At The Master's College, a Christian fundamentalist school, they no doubt encourage modesty. But Jerome Joseph might be pushing it a tad.
"I think I've had an OK year," he said.
OK? In his second season playing on the men's basketball team at Master's, Joseph is on his second tour at the NAIA Division I championships, this time as one of the team's catalysts.
The Mustangs (23-11), making their fifth consecutive appearance at the championships, wouldn't be playing a first-round game against Oklahoma City (25-4) tonight at 6:45 at Oral Roberts University in Tulsa, Okla., if not for Joseph's contributions.
The 6-foot-1 sophomore guard from Chatsworth High led the Mustangs during the regular season with averages of 16.8 points and 3.4 assists and 70 three-point baskets. His 3.2 rebounding average ranks fifth on the team.
He led Master's in scoring in 16 games, including a career-high 34 points in an 88-64 victory over Christian Heritage on Feb. 19.
"He really did a great job, especially at the end of the [regular] season," Master's Coach Bill Oates said. "He shot the ball well down the stretch . . . He can shoot from outside and he can drive to the basket. Plus he's strong for his size."
Joseph, who was selected to the NAIA All-Midwest Region Independents team, has been hitting the mark for years.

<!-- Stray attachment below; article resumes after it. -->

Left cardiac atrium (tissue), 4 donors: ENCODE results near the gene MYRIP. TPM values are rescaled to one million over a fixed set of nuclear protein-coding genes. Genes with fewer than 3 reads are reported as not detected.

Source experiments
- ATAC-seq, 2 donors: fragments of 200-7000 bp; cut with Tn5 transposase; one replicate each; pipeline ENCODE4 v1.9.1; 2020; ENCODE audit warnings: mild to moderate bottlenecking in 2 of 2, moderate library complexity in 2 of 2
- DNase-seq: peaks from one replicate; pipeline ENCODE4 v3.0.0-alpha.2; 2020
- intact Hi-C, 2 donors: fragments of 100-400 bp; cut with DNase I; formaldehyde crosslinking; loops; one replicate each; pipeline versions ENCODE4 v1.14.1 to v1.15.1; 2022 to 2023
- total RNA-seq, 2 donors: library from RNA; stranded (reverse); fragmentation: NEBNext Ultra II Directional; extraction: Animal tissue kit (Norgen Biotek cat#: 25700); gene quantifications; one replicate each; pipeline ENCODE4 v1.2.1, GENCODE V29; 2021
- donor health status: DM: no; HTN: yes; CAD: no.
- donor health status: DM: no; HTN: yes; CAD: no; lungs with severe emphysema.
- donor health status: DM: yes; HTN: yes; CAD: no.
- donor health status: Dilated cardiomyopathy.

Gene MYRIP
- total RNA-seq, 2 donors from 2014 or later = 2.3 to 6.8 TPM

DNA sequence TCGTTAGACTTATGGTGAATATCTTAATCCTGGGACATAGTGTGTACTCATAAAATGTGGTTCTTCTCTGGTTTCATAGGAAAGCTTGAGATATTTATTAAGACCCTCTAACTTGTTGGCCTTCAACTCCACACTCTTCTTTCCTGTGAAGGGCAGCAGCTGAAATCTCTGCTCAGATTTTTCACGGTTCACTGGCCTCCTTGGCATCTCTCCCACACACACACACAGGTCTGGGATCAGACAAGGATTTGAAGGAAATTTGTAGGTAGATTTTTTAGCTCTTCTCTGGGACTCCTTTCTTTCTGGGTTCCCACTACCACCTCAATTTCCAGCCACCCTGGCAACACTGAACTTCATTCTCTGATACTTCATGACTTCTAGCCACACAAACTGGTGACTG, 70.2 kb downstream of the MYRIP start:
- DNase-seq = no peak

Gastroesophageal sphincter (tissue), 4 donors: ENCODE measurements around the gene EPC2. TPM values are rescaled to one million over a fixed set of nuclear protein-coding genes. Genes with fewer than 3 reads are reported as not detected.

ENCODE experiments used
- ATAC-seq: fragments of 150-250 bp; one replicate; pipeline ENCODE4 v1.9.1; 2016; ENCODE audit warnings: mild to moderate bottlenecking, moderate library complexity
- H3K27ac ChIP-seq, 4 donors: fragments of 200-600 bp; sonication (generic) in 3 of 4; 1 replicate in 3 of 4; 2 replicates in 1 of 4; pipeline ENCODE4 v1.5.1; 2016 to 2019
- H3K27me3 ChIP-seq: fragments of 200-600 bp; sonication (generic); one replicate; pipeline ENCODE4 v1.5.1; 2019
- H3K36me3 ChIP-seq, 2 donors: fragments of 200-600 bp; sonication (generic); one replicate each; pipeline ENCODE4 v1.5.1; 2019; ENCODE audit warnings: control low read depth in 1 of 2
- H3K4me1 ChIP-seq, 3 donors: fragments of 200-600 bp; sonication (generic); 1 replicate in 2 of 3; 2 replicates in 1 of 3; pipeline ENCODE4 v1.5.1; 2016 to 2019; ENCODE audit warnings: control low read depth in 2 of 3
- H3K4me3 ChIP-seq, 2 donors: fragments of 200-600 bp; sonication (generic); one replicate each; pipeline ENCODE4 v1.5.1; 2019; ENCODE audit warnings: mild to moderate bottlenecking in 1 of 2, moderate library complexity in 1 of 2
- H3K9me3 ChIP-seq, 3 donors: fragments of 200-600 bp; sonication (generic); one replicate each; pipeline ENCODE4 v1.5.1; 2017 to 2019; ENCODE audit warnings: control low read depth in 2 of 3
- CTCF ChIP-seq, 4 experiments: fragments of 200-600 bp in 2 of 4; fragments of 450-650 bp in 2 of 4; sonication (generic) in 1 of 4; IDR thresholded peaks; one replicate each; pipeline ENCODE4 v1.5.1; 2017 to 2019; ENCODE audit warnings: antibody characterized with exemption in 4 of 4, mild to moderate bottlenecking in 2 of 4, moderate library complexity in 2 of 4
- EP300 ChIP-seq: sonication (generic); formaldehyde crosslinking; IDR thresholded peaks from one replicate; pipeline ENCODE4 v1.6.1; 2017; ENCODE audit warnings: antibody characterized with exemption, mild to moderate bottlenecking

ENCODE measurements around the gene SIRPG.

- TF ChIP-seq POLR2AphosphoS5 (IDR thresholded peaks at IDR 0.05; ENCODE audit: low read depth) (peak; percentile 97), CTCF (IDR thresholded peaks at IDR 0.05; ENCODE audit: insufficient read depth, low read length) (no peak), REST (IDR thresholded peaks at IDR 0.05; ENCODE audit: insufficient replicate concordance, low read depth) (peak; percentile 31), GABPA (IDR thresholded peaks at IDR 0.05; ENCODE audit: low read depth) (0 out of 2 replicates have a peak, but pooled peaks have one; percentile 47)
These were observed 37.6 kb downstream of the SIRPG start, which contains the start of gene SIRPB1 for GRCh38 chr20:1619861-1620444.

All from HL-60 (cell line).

In his senior season at Chatsworth in 1995-96, Joseph averaged 24.9 points, third best among City Section players in the region, and was chosen to the All-City 4-A Division team. He led the Chancellors with a 19.7 scoring average as a junior.
Oates knew about Joseph's religious convictions and recruited him.
"My parents are church folk," Joseph said. "What really attracted me [to Master's] was I wanted to stay close to my family. That was a real big factor.
"Another thing was the Christian atmosphere. And I knew I was going to be able to come in and play."
Joseph started for the Mustangs last season, averaging 12.6 points and 5.3 assists, but All-American seniors Mike Penberthy and Leo Gorauskas were the leaders.
This season, some of that responsibility fell on Joseph. He hasn't disappointed.
"You have nights when your jump shot is off, but you can still lead other guys, especially in situations when we might be losing or [the game] is coming down to the wire," Joseph said.
The Mustangs, who play as independents and are unseeded at the championships, will need leadership to survive the 32-team, single-elimination tournament that runs through Monday.
Joseph said the team remains upbeat.
"We had a meeting and we said that even though we are not ranked, anything can happen in the tournament," Joseph said. "This year we are more together [than last season] and depend on each other more. Everyone on our team can play."
Starting with Joseph, who has 1,019 points and in two more seasons could challenge for Master's career scoring record of 2,378 points set by Carl Turner in 1976-80.
By then, the Mustangs might even own a national title, but don't count on Joseph getting a big head.
"Everybody has an ego to a certain degree," he said, "but you have to know how to handle that and stay humble.
"If you get too high, eventually you're going to fall."